His guest spot on ZULI’s “Kollu l-Joloud” brought his haunting voice to the forefront, and now Saudi Arabia’s mysterious MSYLMA has released his own debut record. Dhil-un Taht Shajarat Al-Zaqum draws lyrically upon pre-Islamic and Quranic poetry, exploring themes of existential angst over a backdrop of abstract, grimy beats. It’s not a conventional listen in any sense, but even without being able to understand the Arabic lyrics, there’s something immediate and emotional about MSYLMA’s plaintive vocals. You can grab the album through Boomkat.
There’s something else important to realize about this: You don’t necessarily need an expensive coach or trainer to give you feedback. Often you provide yourself with the most important feedback. Here’s a great paragraph from Dr. Ericsson, referencing someone who was trying to learn how to memorize ever-longer strings of numbers:
On this day, 57 years ago, James Brown and his Famous Flames recorded what would become one of the most earth-shattering funk and soul albums of all time.
All of our mentored online courses come with six weeks of 1-on-1 professional coaching and feedback on your work. It’s like having a personal trainer, but for music! Whether you’re interested in diving deep into a production-related topic like Modern and Advanced Mix Techniques, Songwriting for Producers, or Making Music in Logic Pro X, or just in working with a Soundfly Mentor directly to achieve a musical goal specific to you, we can help you get there!
Songwriting Pro is a blog written by a guy named Brent, a professional songwriter who’s lived through publishing deals, hits, and hard times, and this platform has become one of the best places to learn about all the things you might face down the road, with advice and tips on how keep yourself writing at all costs. There’s always a light at the end of that tunnel, Brent proves it.
MTV helped break punk in the ’80s, ’90s, and continued through the ’00s with so many alt-rock bands that have become classic simply by virtue of their televised videos. Regardless of what the content of MTV has become of late, we still have a lot to be thankful for in the past.
The last important aspect of phase concerns signal processing. And no, I’m not really talking about the guitar pedal effect called “phaser” — if you’re using a lot of plugins, each one that you introduce into your mix will affect the phase. Each instance of digital processing adds latency to the signal, even if only a few hundredths of a second. Many DAWs and plugin manufacturers attempt various compensations for this, but regardless, it’s important to be aware that it’s always going be there, and in some cases, unavoidably so.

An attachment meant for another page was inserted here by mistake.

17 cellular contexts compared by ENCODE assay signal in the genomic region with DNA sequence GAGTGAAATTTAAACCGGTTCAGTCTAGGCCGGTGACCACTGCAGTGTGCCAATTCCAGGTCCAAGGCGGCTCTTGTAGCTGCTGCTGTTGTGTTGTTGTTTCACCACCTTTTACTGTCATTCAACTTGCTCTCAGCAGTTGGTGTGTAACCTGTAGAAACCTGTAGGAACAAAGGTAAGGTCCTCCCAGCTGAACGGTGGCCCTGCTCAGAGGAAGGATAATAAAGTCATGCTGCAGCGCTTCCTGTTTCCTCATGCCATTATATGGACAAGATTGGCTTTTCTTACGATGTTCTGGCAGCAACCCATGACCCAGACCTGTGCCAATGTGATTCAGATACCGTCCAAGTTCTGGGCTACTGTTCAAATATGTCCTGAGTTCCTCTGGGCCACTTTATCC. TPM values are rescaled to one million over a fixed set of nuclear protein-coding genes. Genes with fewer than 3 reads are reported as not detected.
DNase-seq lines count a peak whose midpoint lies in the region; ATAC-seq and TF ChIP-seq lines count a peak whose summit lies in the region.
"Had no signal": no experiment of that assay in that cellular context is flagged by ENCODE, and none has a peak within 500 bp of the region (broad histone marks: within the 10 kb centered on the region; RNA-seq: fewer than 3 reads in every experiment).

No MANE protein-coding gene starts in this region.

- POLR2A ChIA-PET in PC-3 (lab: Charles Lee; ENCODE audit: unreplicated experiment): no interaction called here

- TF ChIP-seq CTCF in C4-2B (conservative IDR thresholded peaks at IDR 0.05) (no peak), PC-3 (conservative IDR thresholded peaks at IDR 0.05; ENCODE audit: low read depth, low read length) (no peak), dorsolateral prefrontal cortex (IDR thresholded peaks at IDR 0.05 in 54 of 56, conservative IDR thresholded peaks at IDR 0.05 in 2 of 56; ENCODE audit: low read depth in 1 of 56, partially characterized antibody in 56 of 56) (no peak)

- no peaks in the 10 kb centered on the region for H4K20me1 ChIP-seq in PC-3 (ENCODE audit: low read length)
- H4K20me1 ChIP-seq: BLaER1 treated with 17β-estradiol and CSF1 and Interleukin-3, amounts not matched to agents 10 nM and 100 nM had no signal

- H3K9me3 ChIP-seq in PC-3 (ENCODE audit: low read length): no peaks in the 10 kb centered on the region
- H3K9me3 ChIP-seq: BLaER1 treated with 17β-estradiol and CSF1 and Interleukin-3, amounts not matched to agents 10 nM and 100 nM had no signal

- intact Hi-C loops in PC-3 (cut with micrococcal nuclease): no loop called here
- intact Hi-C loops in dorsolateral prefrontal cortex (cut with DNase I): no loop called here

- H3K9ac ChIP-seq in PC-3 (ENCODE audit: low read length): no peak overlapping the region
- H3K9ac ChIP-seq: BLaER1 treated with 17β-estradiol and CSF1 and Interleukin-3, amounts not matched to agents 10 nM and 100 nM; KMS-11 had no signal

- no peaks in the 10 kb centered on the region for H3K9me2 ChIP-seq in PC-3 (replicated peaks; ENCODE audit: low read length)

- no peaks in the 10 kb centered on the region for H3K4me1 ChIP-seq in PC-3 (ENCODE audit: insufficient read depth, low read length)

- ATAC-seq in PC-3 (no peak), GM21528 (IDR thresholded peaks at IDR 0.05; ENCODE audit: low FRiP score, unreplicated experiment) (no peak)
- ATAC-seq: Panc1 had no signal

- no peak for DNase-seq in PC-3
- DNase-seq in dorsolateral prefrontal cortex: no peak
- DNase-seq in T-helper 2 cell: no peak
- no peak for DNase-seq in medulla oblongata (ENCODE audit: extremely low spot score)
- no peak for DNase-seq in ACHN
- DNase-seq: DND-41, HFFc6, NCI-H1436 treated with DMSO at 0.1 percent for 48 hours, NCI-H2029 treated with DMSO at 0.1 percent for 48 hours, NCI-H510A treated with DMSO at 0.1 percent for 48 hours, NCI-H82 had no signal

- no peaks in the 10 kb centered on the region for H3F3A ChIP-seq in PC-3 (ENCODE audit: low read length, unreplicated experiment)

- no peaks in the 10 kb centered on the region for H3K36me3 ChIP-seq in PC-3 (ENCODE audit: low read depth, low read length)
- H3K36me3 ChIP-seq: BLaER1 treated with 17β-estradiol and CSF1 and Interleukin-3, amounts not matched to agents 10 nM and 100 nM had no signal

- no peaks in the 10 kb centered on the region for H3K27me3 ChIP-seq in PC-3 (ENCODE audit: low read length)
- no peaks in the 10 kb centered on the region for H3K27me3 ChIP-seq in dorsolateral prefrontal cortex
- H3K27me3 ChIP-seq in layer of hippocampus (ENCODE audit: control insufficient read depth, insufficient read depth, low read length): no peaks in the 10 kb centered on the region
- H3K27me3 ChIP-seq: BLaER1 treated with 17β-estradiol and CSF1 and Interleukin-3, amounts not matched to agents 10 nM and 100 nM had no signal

I split the MIDI wherever I felt an intuitive phrase boundary and arranged my drum loops accordingly. I doubled the synths with softer and more sustained sounds in a few sections as well.
Exhibition catalogue grants
We spoke to NYC bands Pinc Louds and The Living Strange about how they’re able to create some of the most exciting, innovative live music performances ever!
Ian: Chris did an incredible job on the course assignments and demonstrated a real knowledge of beat making and composition. He also showed that he can make tracks very fast and I was impressed with the quality of his mixes from week to week.
“Psycho”: After 15 weeks in the Top 5, this song finally made it to #1 for a week. Good going, everyone. The form here is pretty clear-cut; it’s almost a palindrome. It’s just that the two verses have our singers doing their own thing. Like, Post Malone does this isolated line for the second half of his verse, just his own thing not to be repeated. This song, combined with others in this study, like “Look Alive,” also illustrates how important the beat is in determining the subdivision of the tempo.
In essence, “Mary Had a Little Lamb” is an example of this structure. It’s the same melody again and again, but with different lyrics. Another famous example might be “Blowin’ in the Wind” by Bob Dylan.
When recording acoustic guitars, most of the tone is going to come from the guitar itself, the microphone you chose, and the room you record in. You can find some great-sounding acoustic guitars for under $500 that can easily be used for recording. Pair one of these up with the right microphone and a recording space with great acoustics, and you’re good to go. [*Here are some quick tips on recording acoustic guitars if you need them!]